The King is dead; long live the King.
Saturday night, Wembley saw a record attendance for a boxing match and a bout that will become the thing of legend. It was more than a passing of the torch: it was a fight for the ages. A reminder why the heavyweight division is the pinnacle of the sport, and a moment in time where long burning questions were finally answered.
Previous perfunctory performances, like the Haye fight, had done little to endear Wladimir to fair-weather boxing fans. They want excitement and edge of the seat action. He played his part in providing this against AJ.
It’s a shame Haye couldn’t bring this side of Klitschko to life. Imagine a world where a slicker, more focused Wladimir stomped on the heavyweight division instead of politely keeping it at arm’s length with a jab.
This writer has always been a fan of boxers that box smart instead of taking risks for the sake of show. Mayweather is a genius that bores the untrained eye. Wladimir to many, was dull and a fallacy.
Of course, these claims are untrue. He was a master technician that painfully learnt his weaknesses in his early fights and adapted style accordingly. Paradoxically, it was his years of methodical experience that went against him on Saturday.
After he put Joshua down, the younger man looked spent. He was there for the taking. Even as AJ launched the final, deadly attack, it was from rocky ground.
But Klitschko was too use to seeing fights out, meticulously choosing punches at the optimum time. Had he ignored this well-tread instinct, the British Gold Medallist would have been surrendering to his Ukrainian counterpart.
Instead it was down to the man without any experience at world level to change the course of the fight: The course of heavyweight history.
Both men left everything in the ring. In defeat, Wladimir Klitschko is humanised. The mechanical, robotic sounding, professor of the punch became a dynamic warrior, ready to go out on his shield with his sword still swinging.
AJ will continue to improve, this was invaluable experience. It means should Klitschko face him again, he’ll have to raise his game even further. At forty-one, that may be too much of an ask. But at least we now know there was something left in the tank. More than a little, as it happens.
Anthony Joshua took a large step to fulfilling the prophecy that he can become one of the all-time greats, should he maximise his potential. The chinks in his armour – ones that had been hinted at – were fully exposed. But he stood tall and kept his relentless hunter mode active.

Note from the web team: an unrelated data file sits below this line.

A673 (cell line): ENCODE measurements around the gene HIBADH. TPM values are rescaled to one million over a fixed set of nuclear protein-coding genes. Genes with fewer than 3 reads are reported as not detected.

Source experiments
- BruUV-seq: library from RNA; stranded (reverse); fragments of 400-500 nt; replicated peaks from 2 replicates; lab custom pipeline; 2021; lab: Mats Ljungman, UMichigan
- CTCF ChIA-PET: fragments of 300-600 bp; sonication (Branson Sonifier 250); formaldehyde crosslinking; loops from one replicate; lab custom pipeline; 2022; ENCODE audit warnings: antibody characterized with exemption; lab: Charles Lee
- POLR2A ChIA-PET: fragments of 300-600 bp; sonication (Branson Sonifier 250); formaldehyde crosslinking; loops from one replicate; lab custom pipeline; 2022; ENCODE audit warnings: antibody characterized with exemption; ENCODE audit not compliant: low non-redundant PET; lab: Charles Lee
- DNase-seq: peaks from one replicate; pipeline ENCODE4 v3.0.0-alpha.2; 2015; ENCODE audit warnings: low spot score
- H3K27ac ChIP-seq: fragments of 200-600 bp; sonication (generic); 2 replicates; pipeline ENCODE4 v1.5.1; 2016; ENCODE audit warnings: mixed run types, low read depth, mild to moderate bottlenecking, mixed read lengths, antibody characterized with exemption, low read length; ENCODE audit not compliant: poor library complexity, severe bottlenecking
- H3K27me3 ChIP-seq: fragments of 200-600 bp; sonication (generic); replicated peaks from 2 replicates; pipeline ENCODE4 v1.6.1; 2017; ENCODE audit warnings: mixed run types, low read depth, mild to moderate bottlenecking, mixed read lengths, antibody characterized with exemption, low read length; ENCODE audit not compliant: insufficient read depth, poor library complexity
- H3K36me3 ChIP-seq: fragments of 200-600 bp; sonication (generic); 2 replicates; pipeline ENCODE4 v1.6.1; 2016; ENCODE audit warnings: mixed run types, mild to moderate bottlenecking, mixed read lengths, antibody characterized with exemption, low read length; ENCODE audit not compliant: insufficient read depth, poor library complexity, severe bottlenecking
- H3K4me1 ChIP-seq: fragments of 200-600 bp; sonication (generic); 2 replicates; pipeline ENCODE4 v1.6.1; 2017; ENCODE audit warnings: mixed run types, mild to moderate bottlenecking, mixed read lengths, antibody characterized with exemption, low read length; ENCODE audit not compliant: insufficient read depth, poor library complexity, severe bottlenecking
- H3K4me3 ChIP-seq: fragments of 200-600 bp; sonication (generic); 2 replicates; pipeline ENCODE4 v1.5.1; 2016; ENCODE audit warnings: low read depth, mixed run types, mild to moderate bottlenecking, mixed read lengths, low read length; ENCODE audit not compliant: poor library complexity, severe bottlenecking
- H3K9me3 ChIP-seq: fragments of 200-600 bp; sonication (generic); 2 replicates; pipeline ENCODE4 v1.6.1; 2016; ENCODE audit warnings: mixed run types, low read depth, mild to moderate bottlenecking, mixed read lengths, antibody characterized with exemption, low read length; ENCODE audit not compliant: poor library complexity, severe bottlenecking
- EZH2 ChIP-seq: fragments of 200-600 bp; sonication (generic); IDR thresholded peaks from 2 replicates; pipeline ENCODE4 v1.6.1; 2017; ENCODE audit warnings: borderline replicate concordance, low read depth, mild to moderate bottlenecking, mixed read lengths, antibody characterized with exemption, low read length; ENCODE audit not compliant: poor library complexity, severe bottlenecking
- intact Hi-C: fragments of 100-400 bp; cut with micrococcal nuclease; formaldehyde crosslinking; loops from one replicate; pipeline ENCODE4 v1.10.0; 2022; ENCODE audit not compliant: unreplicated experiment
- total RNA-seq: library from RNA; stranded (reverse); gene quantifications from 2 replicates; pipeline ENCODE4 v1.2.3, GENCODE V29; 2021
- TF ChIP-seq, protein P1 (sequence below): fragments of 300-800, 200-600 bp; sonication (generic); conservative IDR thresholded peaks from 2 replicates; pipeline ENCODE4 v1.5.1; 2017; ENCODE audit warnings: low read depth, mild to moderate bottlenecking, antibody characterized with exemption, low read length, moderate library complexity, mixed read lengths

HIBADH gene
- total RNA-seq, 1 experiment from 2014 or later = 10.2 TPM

It may have been Joshua’s first proper fight at world level but he proved he belonged there. For all the hype surrounding him, real calibre shone through when it mattered most. He may still be “vulnerable” in the way Klitschko said, and demonstrated, but the balance of talent versus deficiencies sways in his favour.
Joshua getting better with time must strike fear into every future opponent. The best heavyweight boxer of the last decade, in the finest shape of his life, couldn’t halt his ascension. The legitimacy of Anthony Joshua can no longer be questioned.
Neither can the legacy that Wladimir Klitschko leaves behind. Often overlooked because of the entertainment factor, people miss the point: he made boxers look ordinary and always got the job done.
The Fury defeat can now be placed into context. There was a question as to why Klitschko tried to add extra padding to the canvas. It was a move that a man recovering from injury would take. He didn’t look 100% that night but took the fight anyway.
This isn’t to diminish the Fury achievement, he went with a game plan and executed it perfectly. It was the thing needed to light the fire in Wlad’s belly.
Once burning again, we saw a glimpse of the great man that’s always been there.
His boxing record already ensures Wladimir Klitschko is a Hall of Fame addition. The character and professionalism he’s displayed in every situation signifies what being a champion is all about.
He hands over his crown to Joshua in a fitting coronation. The British boxer has displayed he also has a positive demeanour. In the coming years, it will be tested as fighters try to drag him to the dark side of the sport.
In those moments, he’d be well advised to take a pause and wonder what Wladimir would do.